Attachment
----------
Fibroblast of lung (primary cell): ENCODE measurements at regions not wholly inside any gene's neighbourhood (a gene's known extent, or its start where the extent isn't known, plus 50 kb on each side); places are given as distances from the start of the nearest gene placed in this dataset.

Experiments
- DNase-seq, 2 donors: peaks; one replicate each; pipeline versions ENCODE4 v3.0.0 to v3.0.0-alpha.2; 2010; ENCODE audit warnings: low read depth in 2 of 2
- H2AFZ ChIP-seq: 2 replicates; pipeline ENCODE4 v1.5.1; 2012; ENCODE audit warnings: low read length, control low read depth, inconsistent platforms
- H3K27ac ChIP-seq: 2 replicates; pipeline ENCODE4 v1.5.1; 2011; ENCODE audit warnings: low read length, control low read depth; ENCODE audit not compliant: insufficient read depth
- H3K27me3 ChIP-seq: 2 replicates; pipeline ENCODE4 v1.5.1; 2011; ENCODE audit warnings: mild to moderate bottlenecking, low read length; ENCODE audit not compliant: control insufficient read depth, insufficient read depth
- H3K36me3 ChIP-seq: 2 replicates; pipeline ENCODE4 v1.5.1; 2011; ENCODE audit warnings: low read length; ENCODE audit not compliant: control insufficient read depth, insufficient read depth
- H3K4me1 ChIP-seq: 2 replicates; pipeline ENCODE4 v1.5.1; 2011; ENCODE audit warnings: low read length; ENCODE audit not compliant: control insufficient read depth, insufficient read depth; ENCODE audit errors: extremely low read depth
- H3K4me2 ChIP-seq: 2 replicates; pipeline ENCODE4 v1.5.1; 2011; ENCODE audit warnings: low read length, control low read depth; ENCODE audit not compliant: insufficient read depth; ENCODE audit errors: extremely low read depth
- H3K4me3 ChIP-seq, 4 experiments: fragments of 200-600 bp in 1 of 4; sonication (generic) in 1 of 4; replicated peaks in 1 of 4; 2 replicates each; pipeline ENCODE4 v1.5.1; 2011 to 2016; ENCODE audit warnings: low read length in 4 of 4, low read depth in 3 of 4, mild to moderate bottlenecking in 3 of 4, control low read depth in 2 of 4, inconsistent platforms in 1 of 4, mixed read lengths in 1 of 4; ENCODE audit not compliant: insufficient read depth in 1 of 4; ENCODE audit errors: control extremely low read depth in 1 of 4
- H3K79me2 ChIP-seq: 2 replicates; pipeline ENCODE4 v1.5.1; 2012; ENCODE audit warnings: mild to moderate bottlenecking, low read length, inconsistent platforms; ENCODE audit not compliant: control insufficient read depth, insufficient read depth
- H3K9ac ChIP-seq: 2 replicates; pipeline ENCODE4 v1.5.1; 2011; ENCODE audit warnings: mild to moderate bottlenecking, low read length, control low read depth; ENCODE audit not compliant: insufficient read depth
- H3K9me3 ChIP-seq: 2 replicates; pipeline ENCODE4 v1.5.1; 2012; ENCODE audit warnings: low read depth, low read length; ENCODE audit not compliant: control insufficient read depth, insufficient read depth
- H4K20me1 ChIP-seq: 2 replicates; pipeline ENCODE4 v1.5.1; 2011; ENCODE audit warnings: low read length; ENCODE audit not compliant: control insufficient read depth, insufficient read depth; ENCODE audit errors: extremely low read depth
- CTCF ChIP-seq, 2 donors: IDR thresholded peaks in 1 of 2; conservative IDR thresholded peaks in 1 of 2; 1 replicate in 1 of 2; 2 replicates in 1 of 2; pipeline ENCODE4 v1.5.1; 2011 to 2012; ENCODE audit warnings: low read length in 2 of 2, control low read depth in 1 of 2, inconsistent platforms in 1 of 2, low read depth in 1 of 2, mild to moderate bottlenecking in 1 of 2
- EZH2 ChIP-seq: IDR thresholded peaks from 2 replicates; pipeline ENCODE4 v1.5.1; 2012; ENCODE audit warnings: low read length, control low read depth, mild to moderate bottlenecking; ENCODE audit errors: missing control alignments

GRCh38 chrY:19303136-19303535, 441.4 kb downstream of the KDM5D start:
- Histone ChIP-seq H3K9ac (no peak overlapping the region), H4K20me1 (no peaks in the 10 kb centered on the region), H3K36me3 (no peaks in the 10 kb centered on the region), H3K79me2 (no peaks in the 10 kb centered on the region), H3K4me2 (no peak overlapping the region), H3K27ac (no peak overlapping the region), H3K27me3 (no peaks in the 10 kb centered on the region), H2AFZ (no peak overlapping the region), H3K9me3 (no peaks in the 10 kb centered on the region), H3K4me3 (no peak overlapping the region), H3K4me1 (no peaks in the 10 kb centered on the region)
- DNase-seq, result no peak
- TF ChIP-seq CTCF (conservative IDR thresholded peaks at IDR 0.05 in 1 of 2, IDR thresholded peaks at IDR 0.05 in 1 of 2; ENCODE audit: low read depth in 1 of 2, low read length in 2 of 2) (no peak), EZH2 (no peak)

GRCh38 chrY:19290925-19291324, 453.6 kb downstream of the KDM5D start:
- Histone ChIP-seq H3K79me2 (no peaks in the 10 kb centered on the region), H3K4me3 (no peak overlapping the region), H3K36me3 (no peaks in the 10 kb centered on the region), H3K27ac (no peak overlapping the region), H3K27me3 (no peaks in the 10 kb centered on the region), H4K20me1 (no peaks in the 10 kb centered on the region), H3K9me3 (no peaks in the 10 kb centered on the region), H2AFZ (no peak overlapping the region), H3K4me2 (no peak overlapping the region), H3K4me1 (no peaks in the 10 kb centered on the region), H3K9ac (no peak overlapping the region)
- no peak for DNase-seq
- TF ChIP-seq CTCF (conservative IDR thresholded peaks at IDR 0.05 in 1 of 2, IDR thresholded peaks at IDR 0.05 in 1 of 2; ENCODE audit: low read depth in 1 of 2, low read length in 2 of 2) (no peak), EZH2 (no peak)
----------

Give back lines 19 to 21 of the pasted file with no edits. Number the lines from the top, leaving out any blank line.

- DNase-seq, result no peak
- TF ChIP-seq CTCF (conservative IDR thresholded peaks at IDR 0.05 in 1 of 2, IDR thresholded peaks at IDR 0.05 in 1 of 2; ENCODE audit: low read depth in 1 of 2, low read length in 2 of 2) (no peak), EZH2 (no peak)

GRCh38 chrY:19290925-19291324, 453.6 kb downstream of the KDM5D start: